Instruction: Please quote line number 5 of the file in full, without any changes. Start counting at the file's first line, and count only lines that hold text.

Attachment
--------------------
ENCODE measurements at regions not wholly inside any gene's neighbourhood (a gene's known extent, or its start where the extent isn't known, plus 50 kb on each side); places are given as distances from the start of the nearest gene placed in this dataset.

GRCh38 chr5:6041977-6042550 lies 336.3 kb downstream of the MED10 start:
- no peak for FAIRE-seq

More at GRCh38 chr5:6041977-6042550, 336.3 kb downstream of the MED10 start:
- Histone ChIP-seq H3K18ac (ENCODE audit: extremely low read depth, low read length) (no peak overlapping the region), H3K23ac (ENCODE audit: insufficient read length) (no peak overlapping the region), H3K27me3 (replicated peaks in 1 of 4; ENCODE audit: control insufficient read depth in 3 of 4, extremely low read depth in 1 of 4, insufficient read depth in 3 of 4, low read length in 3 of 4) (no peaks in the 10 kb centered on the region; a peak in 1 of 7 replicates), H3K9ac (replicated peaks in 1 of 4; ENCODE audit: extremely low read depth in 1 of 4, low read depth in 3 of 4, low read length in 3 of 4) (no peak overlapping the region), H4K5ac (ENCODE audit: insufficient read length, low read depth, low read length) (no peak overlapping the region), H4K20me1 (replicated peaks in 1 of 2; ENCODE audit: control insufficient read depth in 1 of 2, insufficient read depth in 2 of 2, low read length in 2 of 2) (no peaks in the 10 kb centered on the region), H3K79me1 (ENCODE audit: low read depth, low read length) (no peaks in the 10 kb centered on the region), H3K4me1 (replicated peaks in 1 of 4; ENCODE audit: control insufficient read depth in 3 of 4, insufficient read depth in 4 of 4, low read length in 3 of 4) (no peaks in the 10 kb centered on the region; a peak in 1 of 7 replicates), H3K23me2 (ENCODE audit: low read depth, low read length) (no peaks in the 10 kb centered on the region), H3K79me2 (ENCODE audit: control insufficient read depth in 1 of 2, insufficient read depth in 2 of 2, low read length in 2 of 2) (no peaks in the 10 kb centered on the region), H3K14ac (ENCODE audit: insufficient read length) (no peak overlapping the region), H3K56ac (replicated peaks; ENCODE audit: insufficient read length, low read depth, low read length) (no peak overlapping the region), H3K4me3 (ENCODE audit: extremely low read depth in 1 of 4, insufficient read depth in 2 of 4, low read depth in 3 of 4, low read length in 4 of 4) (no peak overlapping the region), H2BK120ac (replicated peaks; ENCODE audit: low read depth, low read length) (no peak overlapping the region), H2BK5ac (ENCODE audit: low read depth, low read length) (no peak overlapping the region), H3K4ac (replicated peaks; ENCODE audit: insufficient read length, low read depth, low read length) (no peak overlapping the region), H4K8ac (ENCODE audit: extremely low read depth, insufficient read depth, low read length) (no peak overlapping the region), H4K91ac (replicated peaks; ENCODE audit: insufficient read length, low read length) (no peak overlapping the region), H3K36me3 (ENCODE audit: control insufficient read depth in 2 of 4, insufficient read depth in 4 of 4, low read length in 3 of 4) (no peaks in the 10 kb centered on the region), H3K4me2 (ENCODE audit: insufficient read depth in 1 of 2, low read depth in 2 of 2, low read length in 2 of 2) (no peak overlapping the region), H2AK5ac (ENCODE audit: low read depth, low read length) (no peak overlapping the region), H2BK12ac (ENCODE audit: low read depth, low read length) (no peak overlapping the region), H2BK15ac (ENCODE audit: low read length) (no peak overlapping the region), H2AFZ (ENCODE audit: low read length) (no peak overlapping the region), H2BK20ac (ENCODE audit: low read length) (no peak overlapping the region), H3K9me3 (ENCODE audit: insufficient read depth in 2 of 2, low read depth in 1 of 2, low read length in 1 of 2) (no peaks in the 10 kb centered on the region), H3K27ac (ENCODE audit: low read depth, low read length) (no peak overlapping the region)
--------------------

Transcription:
- Histone ChIP-seq H3K18ac (ENCODE audit: extremely low read depth, low read length) (no peak overlapping the region), H3K23ac (ENCODE audit: insufficient read length) (no peak overlapping the region), H3K27me3 (replicated peaks in 1 of 4; ENCODE audit: control insufficient read depth in 3 of 4, extremely low read depth in 1 of 4, insufficient read depth in 3 of 4, low read length in 3 of 4) (no peaks in the 10 kb centered on the region; a peak in 1 of 7 replicates), H3K9ac (replicated peaks in 1 of 4; ENCODE audit: extremely low read depth in 1 of 4, low read depth in 3 of 4, low read length in 3 of 4) (no peak overlapping the region), H4K5ac (ENCODE audit: insufficient read length, low read depth, low read length) (no peak overlapping the region), H4K20me1 (replicated peaks in 1 of 2; ENCODE audit: control insufficient read depth in 1 of 2, insufficient read depth in 2 of 2, low read length in 2 of 2) (no peaks in the 10 kb centered on the region), H3K79me1 (ENCODE audit: low read depth, low read length) (no peaks in the 10 kb centered on the region), H3K4me1 (replicated peaks in 1 of 4; ENCODE audit: control insufficient read depth in 3 of 4, insufficient read depth in 4 of 4, low read length in 3 of 4) (no peaks in the 10 kb centered on the region; a peak in 1 of 7 replicates), H3K23me2 (ENCODE audit: low read depth, low read length) (no peaks in the 10 kb centered on the region), H3K79me2 (ENCODE audit: control insufficient read depth in 1 of 2, insufficient read depth in 2 of 2, low read length in 2 of 2) (no peaks in the 10 kb centered on the region), H3K14ac (ENCODE audit: insufficient read length) (no peak overlapping the region), H3K56ac (replicated peaks; ENCODE audit: insufficient read length, low read depth, low read length) (no peak overlapping the region), H3K4me3 (ENCODE audit: extremely low read depth in 1 of 4, insufficient read depth in 2 of 4, low read depth in 3 of 4, low read length in 4 of 4) (no peak overlapping the region), H2BK120ac (replicated peaks; ENCODE audit: low read depth, low read length) (no peak overlapping the region), H2BK5ac (ENCODE audit: low read depth, low read length) (no peak overlapping the region), H3K4ac (replicated peaks; ENCODE audit: insufficient read length, low read depth, low read length) (no peak overlapping the region), H4K8ac (ENCODE audit: extremely low read depth, insufficient read depth, low read length) (no peak overlapping the region), H4K91ac (replicated peaks; ENCODE audit: insufficient read length, low read length) (no peak overlapping the region), H3K36me3 (ENCODE audit: control insufficient read depth in 2 of 4, insufficient read depth in 4 of 4, low read length in 3 of 4) (no peaks in the 10 kb centered on the region), H3K4me2 (ENCODE audit: insufficient read depth in 1 of 2, low read depth in 2 of 2, low read length in 2 of 2) (no peak overlapping the region), H2AK5ac (ENCODE audit: low read depth, low read length) (no peak overlapping the region), H2BK12ac (ENCODE audit: low read depth, low read length) (no peak overlapping the region), H2BK15ac (ENCODE audit: low read length) (no peak overlapping the region), H2AFZ (ENCODE audit: low read length) (no peak overlapping the region), H2BK20ac (ENCODE audit: low read length) (no peak overlapping the region), H3K9me3 (ENCODE audit: insufficient read depth in 2 of 2, low read depth in 1 of 2, low read length in 1 of 2) (no peaks in the 10 kb centered on the region), H3K27ac (ENCODE audit: low read depth, low read length) (no peak overlapping the region)